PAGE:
Women’s clothing brand Roman Originals has been inundated by calls since the photo became the center of an online debate.
Visitor-to-sales conversion rates, though a common measurement of web site performance, overlook more useful data that can show e-retailers how to increase sales, according to a report based on a new e-retailer performance index from MarketLive.
Visitor-to-sales conversion rates, though a common measurement of web site performance, overlook more useful data that can show e-retailers how to increase sales, according to a report based on a new e-retailer performance index from MarketLive Inc. The index is based on the web site activity of MarketLive’s customer base of nearly 200 client retailers, whose annual revenue range from $2 million to $200 million.
“Conversion rates are too ambiguous,” Ken Burke, founder of MarketLive Inc., said this week at the Internet Retailer Conference & Exhibition in San Jose, CA. Rather than just looking at conversion rates, he added, retailers should look more closely at the clickstream data and web pages that lead to conversions and page abandonment.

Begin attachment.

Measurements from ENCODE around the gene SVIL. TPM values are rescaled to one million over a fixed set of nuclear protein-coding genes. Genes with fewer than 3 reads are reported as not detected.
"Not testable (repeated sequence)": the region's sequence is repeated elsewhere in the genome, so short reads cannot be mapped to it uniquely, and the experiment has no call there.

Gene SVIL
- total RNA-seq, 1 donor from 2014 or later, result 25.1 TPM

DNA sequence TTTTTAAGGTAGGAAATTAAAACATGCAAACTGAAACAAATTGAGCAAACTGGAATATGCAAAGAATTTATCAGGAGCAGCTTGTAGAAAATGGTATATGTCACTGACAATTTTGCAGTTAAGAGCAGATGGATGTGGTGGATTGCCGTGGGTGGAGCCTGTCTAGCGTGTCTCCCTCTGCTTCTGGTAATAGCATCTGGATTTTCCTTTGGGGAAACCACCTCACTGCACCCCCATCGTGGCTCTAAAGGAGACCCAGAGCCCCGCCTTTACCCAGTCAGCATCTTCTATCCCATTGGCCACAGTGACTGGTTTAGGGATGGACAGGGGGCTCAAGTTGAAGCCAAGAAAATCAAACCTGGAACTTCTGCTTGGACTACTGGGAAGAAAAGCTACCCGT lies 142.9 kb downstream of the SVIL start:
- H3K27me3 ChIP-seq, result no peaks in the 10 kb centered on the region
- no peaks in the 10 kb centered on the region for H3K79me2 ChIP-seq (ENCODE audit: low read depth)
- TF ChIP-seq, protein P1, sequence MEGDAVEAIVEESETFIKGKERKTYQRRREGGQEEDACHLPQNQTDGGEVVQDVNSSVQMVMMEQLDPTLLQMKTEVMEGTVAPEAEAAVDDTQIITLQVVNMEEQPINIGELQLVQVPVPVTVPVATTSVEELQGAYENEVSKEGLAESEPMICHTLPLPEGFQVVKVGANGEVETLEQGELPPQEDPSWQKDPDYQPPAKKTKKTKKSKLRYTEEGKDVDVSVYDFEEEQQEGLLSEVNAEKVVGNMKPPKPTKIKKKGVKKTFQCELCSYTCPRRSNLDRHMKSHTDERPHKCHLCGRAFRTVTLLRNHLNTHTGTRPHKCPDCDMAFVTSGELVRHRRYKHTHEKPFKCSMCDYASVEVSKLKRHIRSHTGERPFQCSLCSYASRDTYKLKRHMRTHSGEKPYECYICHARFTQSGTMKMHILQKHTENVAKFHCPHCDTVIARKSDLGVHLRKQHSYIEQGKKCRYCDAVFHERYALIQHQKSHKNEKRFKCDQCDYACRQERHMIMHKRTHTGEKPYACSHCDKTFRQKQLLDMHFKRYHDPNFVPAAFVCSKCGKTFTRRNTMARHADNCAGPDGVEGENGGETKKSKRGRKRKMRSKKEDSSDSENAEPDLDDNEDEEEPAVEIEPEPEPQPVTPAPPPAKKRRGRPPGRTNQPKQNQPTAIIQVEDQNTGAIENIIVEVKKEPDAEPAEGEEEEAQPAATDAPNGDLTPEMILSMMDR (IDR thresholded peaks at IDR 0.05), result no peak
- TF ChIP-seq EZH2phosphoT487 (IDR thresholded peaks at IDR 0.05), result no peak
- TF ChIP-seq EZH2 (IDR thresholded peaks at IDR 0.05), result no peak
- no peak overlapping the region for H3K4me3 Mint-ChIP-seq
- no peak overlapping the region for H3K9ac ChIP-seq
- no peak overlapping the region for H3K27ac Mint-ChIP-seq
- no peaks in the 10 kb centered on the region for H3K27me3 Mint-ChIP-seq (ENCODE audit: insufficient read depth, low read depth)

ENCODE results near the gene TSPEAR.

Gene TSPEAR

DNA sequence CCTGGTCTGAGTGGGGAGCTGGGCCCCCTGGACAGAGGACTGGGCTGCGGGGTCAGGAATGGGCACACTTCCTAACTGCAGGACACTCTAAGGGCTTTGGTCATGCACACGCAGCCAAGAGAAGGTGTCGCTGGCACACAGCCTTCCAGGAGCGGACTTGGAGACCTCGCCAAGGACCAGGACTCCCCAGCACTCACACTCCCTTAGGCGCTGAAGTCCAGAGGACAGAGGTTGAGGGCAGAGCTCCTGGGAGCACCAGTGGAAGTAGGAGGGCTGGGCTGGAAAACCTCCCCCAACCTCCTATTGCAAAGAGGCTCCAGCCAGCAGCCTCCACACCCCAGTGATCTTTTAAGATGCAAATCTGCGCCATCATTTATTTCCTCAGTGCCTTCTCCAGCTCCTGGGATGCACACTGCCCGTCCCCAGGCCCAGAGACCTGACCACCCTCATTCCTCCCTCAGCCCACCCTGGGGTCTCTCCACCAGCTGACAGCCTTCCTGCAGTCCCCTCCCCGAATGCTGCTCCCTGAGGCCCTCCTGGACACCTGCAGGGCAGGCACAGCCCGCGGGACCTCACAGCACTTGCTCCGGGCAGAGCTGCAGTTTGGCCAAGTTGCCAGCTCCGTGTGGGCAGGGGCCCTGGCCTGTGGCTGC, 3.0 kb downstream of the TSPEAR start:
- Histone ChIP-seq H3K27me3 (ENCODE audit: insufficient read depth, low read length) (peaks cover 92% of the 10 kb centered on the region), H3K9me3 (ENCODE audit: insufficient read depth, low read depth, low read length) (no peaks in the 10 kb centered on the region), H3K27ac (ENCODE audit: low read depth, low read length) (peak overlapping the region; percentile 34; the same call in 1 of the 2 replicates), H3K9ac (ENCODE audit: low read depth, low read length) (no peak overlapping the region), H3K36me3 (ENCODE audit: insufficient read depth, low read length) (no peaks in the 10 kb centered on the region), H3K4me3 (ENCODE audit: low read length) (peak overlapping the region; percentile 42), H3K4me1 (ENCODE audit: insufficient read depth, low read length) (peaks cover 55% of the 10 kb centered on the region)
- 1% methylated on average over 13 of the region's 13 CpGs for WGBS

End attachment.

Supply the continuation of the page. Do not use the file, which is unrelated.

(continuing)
The new MarketLive Performance Index, he added, is designed to show how different categories of retailers perform with a broader visitor-to-cart rate, revealing the kind of pages and navigation options that result in carted products-whether or not a shopper goes on to complete a purchase. Average visitor-to-cart rates range from a low of 6.8% for housewares and furniture retailers to 18% for catalogers, he said.
The index also addresses the issue of what Burke calls “one and outs,” or cases where a site visitor leaves after hitting a single page. The average one-and-out rate in the index is 32.9%; the low, 21.9%.
Burke noted how some retailers have addressed such issues. Footwear brand Keds, for example, figured out that many of its customers like to shop by size. A new “shop by size” feature on Keds.com is the most-clicked feature on product pages, Burke said.
Apparel site Lucy.com has improved visitor-to-cart rates, Burke said, by offering navigation options that let customers shop by activity categories, including yoga, travel, run-walk and gym-training.